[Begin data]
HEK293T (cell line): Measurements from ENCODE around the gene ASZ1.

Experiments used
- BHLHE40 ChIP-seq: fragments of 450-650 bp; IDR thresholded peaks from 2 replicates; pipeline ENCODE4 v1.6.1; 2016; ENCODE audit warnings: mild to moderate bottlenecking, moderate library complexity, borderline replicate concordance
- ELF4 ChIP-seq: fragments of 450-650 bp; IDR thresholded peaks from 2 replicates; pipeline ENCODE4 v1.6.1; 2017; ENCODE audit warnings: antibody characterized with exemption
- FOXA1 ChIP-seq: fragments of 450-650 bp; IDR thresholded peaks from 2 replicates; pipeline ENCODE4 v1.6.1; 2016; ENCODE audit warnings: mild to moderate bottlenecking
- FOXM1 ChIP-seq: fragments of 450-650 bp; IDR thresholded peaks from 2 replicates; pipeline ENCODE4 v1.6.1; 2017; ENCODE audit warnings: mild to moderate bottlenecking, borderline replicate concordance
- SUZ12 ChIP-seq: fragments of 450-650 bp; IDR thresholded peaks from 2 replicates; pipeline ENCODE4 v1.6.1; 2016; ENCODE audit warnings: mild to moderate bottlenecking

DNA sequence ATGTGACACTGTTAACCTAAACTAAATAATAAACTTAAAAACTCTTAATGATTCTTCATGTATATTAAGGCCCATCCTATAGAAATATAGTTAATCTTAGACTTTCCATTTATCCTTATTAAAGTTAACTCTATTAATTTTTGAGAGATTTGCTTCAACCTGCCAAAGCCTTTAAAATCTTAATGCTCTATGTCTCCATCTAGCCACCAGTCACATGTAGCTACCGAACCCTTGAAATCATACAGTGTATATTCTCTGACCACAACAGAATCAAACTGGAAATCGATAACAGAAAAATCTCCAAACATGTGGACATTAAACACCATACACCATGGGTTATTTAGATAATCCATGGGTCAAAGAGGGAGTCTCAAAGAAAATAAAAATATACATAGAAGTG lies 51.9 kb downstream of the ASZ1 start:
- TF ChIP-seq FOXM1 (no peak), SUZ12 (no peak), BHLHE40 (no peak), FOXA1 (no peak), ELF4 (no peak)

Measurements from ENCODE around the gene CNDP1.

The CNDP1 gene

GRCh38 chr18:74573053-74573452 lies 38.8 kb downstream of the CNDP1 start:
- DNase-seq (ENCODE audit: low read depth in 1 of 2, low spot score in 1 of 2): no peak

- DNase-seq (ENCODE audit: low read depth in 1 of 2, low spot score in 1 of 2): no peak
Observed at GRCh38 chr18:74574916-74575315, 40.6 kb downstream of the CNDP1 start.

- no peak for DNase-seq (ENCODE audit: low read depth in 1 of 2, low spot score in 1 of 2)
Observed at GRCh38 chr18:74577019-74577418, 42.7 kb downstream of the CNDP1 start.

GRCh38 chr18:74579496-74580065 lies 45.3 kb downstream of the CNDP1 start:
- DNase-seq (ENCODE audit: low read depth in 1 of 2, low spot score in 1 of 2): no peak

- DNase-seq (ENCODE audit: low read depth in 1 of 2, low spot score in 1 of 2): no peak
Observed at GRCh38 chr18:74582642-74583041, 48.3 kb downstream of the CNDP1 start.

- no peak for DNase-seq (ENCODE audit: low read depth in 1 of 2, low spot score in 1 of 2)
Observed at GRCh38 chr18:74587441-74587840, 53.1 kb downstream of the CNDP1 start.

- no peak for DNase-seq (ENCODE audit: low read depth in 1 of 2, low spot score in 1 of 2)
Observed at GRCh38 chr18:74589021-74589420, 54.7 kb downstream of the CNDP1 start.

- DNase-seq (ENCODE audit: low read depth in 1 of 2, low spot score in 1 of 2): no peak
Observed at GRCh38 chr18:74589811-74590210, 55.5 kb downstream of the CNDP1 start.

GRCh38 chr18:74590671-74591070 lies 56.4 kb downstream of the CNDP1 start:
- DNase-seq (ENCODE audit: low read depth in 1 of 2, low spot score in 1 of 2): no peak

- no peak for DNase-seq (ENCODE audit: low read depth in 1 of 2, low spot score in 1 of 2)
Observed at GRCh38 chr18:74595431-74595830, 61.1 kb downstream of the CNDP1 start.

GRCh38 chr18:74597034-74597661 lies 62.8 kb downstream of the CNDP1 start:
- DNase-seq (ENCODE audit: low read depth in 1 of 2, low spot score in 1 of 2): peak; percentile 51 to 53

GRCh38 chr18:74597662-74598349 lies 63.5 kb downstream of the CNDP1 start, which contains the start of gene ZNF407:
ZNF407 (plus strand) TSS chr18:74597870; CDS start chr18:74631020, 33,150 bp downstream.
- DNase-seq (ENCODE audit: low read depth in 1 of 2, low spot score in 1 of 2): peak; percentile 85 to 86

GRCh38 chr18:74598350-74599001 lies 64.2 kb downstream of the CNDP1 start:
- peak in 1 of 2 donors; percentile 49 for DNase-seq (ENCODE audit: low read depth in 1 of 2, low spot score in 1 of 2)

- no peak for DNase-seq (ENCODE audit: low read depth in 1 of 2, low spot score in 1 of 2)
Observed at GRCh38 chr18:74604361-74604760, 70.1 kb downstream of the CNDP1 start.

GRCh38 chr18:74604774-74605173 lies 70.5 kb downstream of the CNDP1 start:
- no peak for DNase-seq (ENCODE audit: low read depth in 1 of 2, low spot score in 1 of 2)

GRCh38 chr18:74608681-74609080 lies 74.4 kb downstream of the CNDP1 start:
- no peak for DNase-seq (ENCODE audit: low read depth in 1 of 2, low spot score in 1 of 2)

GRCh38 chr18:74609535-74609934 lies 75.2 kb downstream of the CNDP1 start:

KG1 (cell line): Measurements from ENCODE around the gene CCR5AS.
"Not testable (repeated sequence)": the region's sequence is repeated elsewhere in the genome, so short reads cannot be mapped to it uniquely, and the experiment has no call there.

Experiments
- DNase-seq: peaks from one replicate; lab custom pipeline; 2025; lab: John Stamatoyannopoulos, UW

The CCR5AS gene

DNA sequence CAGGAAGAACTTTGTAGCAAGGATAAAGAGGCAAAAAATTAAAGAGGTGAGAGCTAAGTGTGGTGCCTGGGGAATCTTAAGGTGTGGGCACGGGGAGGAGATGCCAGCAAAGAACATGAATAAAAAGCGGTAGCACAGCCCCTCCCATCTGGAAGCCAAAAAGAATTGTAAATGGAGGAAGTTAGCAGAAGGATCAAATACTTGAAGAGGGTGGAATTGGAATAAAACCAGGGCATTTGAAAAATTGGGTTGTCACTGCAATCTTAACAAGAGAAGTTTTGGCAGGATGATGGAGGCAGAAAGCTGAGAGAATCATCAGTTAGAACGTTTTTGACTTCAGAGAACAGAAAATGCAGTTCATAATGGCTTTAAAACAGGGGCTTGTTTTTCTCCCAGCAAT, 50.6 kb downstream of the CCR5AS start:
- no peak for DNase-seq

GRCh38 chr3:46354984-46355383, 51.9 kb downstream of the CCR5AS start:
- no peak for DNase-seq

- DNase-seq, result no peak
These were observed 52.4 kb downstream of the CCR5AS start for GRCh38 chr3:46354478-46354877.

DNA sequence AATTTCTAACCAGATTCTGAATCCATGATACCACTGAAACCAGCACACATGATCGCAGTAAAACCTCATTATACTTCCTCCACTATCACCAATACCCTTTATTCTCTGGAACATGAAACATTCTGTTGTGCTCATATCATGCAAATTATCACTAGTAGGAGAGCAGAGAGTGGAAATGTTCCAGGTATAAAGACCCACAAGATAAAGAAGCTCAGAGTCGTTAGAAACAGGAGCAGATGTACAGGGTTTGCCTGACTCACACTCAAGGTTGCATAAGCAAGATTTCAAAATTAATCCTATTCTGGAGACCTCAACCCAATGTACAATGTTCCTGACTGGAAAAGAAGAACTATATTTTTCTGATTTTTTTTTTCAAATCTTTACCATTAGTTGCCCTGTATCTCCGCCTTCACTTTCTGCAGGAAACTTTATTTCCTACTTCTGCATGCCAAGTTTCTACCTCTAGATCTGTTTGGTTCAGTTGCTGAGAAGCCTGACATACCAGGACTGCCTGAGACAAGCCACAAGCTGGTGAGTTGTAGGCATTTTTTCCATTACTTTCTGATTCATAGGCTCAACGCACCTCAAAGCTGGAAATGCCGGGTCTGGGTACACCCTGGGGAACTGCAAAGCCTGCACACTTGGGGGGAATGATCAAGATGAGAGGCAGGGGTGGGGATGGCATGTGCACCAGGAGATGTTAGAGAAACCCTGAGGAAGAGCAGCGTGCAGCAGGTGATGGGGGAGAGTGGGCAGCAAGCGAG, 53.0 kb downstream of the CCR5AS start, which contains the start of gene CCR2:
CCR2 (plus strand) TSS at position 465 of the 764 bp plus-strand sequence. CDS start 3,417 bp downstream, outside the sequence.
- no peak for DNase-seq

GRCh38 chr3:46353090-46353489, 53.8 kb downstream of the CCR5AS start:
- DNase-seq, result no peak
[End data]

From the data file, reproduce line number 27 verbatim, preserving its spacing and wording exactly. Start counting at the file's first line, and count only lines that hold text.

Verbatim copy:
Observed at GRCh38 chr18:74589811-74590210, 55.5 kb downstream of the CNDP1 start.